The episode when the real transference begins is in Chapter 2, when Basil unveils his final picture of Dorian and Dorian becomes immensely depressed when he considers his youthful beauty and then contemplates that his own beauty will wither and fade with age. Note what he says to justify his dislike of the painting:
"I am jealous of everything whose beauty does not die. I am jealous of the portrait you have painted of me. Why should it keep what I must lose? Every moment that passes takes something from me, and gives something to it. Oh if it were only the other way! If the picture could change, and I could be always what I am now! Why did you paint it? It will mock me some day - mock me horribly!"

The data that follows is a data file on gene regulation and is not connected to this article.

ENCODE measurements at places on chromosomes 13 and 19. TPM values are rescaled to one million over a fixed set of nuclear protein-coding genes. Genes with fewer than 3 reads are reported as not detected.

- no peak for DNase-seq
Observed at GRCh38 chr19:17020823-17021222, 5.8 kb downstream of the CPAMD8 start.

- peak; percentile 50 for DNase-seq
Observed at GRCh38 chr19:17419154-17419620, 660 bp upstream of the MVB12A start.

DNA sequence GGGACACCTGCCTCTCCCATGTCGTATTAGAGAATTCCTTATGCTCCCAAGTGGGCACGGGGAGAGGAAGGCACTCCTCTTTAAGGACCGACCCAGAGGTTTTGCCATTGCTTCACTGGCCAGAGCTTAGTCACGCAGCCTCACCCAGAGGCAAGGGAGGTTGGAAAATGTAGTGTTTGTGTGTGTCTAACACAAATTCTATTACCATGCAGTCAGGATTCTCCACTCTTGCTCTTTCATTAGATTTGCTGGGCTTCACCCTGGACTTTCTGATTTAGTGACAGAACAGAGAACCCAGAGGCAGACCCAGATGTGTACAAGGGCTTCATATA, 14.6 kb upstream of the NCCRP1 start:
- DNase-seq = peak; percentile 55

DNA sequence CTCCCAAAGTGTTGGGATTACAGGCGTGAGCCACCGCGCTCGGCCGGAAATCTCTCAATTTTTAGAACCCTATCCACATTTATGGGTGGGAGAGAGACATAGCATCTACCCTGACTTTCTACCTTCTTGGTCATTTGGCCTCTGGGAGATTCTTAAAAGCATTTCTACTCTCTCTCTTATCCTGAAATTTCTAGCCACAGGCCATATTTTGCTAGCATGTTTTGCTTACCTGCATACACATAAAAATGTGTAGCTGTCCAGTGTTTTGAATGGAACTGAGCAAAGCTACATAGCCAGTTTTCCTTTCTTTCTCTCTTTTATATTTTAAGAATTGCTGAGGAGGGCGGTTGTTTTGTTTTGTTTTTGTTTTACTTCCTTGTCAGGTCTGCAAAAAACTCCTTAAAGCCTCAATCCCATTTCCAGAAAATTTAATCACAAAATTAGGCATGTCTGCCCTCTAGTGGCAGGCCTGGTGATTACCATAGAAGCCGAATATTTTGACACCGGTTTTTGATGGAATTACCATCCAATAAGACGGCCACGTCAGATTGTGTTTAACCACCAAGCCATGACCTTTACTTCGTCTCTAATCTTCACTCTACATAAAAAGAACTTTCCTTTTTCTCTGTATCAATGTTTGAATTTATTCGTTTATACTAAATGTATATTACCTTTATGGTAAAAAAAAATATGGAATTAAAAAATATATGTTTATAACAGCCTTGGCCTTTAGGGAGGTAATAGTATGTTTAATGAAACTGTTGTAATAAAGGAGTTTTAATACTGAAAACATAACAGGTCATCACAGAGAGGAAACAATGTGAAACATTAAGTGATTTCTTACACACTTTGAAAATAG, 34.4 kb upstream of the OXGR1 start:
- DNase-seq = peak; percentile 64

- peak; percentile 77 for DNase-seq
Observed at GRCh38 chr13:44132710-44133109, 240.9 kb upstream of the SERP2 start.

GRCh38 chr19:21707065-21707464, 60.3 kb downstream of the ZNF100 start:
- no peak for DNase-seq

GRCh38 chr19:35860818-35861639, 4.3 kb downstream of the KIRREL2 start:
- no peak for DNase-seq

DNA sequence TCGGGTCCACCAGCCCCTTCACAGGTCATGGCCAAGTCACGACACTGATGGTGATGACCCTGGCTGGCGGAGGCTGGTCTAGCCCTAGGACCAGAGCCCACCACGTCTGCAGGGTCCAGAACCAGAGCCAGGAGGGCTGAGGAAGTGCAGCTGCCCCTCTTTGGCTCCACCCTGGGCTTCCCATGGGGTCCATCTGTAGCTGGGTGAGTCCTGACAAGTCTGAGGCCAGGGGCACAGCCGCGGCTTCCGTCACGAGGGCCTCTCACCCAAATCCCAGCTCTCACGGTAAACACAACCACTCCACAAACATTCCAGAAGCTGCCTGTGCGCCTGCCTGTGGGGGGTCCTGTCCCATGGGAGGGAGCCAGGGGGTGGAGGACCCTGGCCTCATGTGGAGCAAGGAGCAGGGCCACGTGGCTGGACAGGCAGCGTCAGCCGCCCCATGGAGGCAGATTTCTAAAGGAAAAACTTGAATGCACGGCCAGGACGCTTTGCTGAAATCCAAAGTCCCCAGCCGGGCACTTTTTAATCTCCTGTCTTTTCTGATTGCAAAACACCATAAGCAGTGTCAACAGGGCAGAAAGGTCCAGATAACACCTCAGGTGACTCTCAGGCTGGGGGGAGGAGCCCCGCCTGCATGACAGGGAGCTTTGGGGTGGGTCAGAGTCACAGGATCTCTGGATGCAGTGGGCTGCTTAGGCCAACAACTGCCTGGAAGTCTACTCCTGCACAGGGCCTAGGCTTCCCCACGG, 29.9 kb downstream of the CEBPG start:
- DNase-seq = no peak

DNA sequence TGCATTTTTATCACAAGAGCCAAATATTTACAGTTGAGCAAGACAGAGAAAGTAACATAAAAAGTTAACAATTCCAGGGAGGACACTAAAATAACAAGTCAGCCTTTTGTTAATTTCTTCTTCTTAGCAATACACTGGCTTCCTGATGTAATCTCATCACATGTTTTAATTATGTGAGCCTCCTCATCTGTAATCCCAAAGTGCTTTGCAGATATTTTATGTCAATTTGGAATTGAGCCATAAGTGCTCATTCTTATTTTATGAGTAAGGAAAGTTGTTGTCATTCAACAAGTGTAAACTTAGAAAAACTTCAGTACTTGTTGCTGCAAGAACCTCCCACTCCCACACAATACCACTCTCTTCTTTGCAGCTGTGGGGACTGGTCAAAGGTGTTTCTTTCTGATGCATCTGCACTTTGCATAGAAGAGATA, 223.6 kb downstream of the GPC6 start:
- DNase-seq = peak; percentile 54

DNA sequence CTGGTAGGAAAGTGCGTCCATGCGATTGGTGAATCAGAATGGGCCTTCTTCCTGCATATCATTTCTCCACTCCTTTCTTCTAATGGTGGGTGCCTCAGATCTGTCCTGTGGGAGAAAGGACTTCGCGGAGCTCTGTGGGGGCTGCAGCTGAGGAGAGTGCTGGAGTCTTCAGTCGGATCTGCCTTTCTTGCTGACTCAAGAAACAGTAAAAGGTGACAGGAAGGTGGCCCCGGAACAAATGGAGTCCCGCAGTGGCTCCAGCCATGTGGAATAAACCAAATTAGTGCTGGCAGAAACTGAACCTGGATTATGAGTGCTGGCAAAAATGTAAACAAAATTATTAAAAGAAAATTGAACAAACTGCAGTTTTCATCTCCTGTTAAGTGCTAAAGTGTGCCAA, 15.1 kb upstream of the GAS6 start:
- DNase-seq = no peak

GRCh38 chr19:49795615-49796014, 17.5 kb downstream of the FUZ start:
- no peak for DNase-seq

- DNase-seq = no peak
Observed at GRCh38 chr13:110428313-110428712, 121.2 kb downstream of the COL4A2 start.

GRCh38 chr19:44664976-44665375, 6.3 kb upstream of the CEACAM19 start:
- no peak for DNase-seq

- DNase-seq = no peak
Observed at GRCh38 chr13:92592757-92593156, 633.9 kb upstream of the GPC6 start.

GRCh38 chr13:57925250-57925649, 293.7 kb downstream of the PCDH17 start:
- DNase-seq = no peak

Ironically, of course, the painting will mock, Dorian, though not quite in the way that he imagined. We are not told what forces specifically enact the magic of allowing the painting to age and Dorian to stay in a stasis of youth and beauty, but it is strongly suggested that these forces are demonic. Consider the two main characters in the novel, apart from Dorian, Basil and Lord Henry. These two characters seem to perform the function of the angel and the devil sitting on Dorian's shoulders. Basil always tries to show Dorian what he could be, whereas Lord Henry leads Dorian on into ever-greater depths of hedonism and unthinking selfishness. Certainly this Mephistopheles-like role that Lord Henry plays hints strongly at the demonic.